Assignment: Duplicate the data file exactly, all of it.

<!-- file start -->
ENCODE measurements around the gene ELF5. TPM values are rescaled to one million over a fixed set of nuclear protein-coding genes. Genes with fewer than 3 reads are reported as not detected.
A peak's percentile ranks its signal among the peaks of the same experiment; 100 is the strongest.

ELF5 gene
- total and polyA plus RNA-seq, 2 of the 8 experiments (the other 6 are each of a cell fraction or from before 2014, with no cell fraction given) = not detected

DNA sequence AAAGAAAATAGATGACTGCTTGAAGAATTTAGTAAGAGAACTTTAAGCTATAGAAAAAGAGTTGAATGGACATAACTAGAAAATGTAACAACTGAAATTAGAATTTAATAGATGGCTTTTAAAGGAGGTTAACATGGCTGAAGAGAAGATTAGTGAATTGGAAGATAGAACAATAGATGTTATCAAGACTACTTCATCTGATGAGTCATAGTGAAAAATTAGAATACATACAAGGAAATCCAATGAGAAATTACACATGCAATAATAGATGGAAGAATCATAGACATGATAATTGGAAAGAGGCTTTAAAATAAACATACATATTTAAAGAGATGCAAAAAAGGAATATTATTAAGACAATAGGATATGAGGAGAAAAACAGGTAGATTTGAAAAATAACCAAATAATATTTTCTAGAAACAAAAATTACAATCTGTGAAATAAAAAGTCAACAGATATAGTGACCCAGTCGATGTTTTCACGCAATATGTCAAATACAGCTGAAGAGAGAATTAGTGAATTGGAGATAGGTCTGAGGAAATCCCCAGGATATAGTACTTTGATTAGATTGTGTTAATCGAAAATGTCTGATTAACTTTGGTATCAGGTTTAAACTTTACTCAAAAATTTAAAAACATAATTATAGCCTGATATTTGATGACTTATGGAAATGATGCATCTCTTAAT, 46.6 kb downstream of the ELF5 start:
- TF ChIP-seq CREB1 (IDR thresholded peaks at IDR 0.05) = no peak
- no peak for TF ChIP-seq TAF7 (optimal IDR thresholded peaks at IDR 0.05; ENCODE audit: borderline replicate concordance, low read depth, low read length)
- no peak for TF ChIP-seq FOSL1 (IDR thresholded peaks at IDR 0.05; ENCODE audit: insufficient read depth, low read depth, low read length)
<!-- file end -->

ENCODE measurements around the gene ELF5. TPM values are rescaled to one million over a fixed set of nuclear protein-coding genes. Genes with fewer than 3 reads are reported as not detected.
A peak's percentile ranks its signal among the peaks of the same experiment; 100 is the strongest.

ELF5 gene
- total and polyA plus RNA-seq, 2 of the 8 experiments (the other 6 are each of a cell fraction or from before 2014, with no cell fraction given) = not detected

DNA sequence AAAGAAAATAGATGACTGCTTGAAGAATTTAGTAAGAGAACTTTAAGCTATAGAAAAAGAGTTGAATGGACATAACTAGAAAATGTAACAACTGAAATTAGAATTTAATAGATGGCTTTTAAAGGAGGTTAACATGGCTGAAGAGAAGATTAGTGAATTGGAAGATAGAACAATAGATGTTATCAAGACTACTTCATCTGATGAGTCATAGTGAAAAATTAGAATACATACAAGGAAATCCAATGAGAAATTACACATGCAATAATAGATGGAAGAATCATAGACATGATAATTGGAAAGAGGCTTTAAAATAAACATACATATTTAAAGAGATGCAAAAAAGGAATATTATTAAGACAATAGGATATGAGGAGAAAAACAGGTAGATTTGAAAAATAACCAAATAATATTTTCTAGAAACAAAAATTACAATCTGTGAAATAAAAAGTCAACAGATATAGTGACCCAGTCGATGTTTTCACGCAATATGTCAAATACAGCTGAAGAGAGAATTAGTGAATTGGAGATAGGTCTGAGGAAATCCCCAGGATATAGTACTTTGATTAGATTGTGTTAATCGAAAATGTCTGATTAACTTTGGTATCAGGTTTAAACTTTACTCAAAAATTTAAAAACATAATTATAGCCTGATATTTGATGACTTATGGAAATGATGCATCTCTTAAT, 46.6 kb downstream of the ELF5 start:
- TF ChIP-seq CREB1 (IDR thresholded peaks at IDR 0.05) = no peak
- no peak for TF ChIP-seq TAF7 (optimal IDR thresholded peaks at IDR 0.05; ENCODE audit: borderline replicate concordance, low read depth, low read length)
- no peak for TF ChIP-seq FOSL1 (IDR thresholded peaks at IDR 0.05; ENCODE audit: insufficient read depth, low read depth, low read length)